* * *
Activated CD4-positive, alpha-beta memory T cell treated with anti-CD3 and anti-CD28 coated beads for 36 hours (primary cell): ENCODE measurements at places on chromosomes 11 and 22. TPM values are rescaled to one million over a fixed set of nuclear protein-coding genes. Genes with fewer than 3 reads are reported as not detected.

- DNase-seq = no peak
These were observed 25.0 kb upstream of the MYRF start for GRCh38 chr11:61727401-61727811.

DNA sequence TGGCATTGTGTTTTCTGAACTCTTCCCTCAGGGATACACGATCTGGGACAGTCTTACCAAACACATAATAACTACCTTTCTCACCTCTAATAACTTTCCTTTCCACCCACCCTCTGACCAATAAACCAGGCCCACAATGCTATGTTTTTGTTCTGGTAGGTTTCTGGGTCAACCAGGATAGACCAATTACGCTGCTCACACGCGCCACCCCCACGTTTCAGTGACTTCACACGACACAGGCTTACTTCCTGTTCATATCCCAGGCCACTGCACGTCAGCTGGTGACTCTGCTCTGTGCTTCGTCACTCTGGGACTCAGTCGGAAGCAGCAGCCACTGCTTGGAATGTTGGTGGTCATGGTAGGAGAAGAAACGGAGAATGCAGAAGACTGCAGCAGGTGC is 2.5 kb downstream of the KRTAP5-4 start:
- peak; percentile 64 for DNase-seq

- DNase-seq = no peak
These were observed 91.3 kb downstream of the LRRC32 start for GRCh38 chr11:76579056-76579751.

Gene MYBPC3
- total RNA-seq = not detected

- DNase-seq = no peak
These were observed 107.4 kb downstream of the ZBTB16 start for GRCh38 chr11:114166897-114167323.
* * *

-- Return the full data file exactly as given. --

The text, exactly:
Activated CD4-positive, alpha-beta memory T cell treated with anti-CD3 and anti-CD28 coated beads for 36 hours (primary cell): ENCODE measurements at places on chromosomes 11 and 22. TPM values are rescaled to one million over a fixed set of nuclear protein-coding genes. Genes with fewer than 3 reads are reported as not detected.

- DNase-seq = no peak
These were observed 25.0 kb upstream of the MYRF start for GRCh38 chr11:61727401-61727811.

DNA sequence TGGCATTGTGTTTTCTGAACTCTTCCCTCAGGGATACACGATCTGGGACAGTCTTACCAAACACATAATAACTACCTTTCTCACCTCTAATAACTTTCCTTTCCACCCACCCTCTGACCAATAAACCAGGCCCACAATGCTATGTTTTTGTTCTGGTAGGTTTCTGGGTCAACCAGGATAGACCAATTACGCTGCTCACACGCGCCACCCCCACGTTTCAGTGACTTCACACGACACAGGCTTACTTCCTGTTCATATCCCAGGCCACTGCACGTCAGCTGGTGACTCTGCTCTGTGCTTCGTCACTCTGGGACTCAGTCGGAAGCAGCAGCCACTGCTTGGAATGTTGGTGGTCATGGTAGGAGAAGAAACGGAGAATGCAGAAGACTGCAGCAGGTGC is 2.5 kb downstream of the KRTAP5-4 start:
- peak; percentile 64 for DNase-seq

- DNase-seq = no peak
These were observed 91.3 kb downstream of the LRRC32 start for GRCh38 chr11:76579056-76579751.

Gene MYBPC3
- total RNA-seq = not detected

- DNase-seq = no peak
These were observed 107.4 kb downstream of the ZBTB16 start for GRCh38 chr11:114166897-114167323.